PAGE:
11. I have heard the learned Advocate from both sides, perused the application and materials on records including both the judgments and orders of the courts below. Upon perusal of the judgment and order court below it is quite evident that out of the 7 issues framed in the case both courts arrived upon concurrent findings of fact on all other issues except on issue No.5 which involved the issue pertaining to the statutory ceiling of holding land by any person prescribed under Section 90 of the S.A.T Act. I have perused the finding of the trial court on issue No. 5 and also the finding of the appellate court regarding the same issue. From the judgment of the trial court it appears that the trial court on the issue of the statement of the P.W-1 arrived upon the finding that “no evidence” was adduced except a statement of the P.W-1. The finding arrived at by the Trial Court is reproduced below:
“This statement is not enough to believe that the petitioner has land below than the ceiling. The burden of proof completely lies upon the petitioner because this is a requirement of law for getting a pre-emption.”
Upon perusal of this finding of the trial court and upon my examination into the materials on record I regrettably hold that this finding of the trial court is not correct.
12. I have gone through the deposition of the P.W-1 and it appears that the P.W-1 upon oral evidence specifically deposes “N¡hl Bm£ a¡q¡l ®cs q¡m S¢j BR jjÑ Bj¡L S¡e¡Cu¡Rz” and finally I have gone through the deposition of the 3 D.Ws. Upon examination it is revealed that none of the O.P.Ws make any deposition to the effect that the pre-emptor by pre-empting the land was attempting to exceed the prescribed quantity of land than any one person can hold under the law. However I have gone through the written objection filed by the pre-emptee petitioner as opposite party in the miscellaneous case. Upon perusal I find that para 13 of the written objection states as hereunder: ‘It is also not a fact that the petitioner holds land much below the ceiling limit and if pre-emption of the case land is allowed holding the land of the petitioner will remain much below the ceiling limit.’ From a plain reading of the para it is quite clear that there is no specific denial that the pre-emptors opposite parites by pre-empting will exceed the statutory prescribed limit. There is no specification as to the quantity of land that the pre-emptor holds neither is there any specification or identification as to where the land is situated.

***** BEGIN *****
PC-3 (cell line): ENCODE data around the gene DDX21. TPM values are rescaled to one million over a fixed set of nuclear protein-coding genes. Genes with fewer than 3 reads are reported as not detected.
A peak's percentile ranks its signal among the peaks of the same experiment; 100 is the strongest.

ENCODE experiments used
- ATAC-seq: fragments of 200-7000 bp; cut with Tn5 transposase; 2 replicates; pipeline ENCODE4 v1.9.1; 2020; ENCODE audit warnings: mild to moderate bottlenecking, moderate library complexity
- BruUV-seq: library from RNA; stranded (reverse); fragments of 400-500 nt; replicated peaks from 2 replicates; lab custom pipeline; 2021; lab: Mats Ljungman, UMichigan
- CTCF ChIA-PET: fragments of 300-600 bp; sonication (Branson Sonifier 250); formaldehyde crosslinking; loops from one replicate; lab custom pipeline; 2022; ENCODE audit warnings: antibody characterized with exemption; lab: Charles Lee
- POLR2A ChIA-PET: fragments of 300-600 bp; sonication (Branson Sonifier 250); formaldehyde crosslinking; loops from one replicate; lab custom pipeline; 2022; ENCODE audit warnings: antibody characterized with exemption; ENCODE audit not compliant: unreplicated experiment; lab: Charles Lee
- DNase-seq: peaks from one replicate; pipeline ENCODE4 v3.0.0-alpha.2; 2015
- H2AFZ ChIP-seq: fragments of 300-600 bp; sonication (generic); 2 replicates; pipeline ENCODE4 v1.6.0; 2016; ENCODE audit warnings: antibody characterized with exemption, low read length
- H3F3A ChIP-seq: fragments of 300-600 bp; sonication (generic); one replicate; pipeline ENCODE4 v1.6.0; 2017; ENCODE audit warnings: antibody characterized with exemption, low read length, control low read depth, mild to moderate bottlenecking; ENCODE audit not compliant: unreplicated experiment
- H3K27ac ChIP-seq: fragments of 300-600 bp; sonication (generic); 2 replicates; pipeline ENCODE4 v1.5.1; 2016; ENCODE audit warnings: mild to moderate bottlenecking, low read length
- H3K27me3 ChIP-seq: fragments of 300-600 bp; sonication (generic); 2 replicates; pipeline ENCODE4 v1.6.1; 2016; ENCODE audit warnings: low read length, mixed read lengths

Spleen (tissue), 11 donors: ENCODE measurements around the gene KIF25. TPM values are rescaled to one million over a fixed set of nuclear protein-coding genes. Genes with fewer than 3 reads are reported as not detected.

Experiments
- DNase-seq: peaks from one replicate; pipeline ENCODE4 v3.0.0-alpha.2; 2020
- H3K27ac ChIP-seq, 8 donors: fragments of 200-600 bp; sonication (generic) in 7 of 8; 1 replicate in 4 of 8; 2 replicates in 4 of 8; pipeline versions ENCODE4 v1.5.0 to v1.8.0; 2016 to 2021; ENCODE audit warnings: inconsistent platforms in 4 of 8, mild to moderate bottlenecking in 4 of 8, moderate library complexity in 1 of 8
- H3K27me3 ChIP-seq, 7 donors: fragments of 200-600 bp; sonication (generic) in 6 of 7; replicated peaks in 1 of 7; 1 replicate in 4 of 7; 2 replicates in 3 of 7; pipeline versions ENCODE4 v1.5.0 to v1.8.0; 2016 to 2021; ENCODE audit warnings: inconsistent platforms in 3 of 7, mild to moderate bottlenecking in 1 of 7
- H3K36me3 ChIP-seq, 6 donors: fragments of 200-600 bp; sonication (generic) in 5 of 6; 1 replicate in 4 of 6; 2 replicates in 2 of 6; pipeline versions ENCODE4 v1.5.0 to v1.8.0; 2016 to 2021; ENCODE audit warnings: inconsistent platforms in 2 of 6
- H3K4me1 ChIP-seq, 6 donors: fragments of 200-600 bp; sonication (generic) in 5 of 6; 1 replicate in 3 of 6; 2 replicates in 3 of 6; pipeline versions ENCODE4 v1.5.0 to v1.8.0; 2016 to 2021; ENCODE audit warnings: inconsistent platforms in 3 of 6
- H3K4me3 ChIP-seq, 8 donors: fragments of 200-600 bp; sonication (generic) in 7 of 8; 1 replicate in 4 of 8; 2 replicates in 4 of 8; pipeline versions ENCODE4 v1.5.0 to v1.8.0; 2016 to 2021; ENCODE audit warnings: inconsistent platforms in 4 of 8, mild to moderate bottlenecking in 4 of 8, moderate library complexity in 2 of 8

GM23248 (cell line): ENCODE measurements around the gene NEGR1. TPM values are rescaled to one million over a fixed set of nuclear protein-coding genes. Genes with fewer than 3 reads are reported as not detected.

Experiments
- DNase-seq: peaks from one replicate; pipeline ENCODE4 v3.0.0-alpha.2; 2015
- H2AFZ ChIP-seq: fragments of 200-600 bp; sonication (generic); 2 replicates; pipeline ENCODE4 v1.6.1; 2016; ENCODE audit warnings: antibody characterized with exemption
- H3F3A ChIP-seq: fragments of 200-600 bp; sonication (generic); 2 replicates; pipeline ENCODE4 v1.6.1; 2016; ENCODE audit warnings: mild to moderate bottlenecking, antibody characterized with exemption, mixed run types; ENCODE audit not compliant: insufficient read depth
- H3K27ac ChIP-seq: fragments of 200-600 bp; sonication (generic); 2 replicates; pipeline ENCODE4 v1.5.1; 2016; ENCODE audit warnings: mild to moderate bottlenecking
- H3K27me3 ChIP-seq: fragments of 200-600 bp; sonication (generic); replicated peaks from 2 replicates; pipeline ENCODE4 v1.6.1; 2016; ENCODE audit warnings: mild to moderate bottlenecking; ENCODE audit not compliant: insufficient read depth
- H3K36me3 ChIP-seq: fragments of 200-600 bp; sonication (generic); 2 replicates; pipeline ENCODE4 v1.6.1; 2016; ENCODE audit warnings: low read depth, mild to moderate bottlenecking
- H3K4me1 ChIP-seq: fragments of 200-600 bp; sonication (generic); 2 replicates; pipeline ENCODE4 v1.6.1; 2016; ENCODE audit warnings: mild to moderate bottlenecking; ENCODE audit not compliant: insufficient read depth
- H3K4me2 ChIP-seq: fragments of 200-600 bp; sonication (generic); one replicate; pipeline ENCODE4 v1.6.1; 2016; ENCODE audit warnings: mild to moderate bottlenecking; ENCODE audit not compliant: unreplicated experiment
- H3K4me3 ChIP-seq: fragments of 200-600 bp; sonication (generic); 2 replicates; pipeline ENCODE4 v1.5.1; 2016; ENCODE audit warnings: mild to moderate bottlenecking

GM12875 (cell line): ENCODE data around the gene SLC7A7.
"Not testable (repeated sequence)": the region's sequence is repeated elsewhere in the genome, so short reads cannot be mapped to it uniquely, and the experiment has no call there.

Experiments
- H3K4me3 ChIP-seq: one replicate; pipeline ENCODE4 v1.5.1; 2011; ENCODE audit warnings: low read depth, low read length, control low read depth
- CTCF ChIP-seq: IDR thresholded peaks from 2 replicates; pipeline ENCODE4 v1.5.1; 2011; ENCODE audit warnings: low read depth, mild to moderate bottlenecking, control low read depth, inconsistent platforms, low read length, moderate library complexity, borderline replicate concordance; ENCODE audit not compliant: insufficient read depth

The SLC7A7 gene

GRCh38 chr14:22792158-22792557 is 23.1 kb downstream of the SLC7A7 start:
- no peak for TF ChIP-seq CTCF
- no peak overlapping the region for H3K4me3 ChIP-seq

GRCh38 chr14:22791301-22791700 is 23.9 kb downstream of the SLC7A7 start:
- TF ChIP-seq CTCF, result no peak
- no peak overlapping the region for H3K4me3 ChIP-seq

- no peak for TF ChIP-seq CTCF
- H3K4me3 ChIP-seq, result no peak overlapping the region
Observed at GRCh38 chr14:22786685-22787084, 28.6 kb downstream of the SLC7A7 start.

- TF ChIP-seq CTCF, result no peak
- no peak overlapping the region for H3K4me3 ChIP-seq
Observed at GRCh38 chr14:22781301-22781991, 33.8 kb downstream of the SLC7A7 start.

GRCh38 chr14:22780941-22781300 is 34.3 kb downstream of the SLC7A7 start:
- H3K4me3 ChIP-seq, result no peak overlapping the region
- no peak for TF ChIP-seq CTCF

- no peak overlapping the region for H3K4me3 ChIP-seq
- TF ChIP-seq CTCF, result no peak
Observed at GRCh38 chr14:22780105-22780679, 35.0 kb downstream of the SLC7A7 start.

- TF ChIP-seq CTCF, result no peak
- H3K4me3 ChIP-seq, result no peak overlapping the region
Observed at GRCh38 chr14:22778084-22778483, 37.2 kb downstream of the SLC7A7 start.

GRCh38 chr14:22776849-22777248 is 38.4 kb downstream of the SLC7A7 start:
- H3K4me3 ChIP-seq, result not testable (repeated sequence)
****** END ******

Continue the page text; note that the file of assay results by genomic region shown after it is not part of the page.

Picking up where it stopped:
13. I have examined the provisions of order 8 Rule 3 and 5 and also Rule 4 of Order 8 of Code of Civil Procedure where both the provisions being Rule 3 and Rule 5 express that denial of any fact has to be specific in accordance with order 8 Rule 3 and Rule 5. From a plain reading of the provision there is no scope for vague or evasive denials within the ambits of Order 8 Rules 3, 4 and 5 of the Code of Civil Procedure, neither in the depositions nor in any written statement, written objections whatsoever. As I mentioned elsewhere in this judgment the P.W-1 specified the quantity of land held by the pre-emptor. On the contrary none of the O.P.Ws in their depositions came up with any specific denial that the deposition of the P.W-1 that the pre-emptor owns 1 ½ Hal (®cs q¡m) of land is untrue. Nor did the O.P.Ws in their depositions could anywhere specify any amount of land which they claim might exceed the statutory limit under Section 90 of the S.A.T Act in the event of pre-emption by the pre-emptor. I have also perused the judgment of our Apex Court which was reported in 1 BCR which was relied upon by the petitioner. Upon perusal thereof it is revealed that the particular case cited by the learned Advocate is distinguishable from the case before me. In that decision of our Apex Court, no evidence at all was given by the oral documents or the witnesses, but in the case before me the P.W-1 made specific deposition to the quantity of land owned by the pre-emptor and wherefrom it is evident that the pre-emptor if allowed to pre-emption the total amount of land shall not exceed the prescribed limit under Section 90 of the S.A.T Act.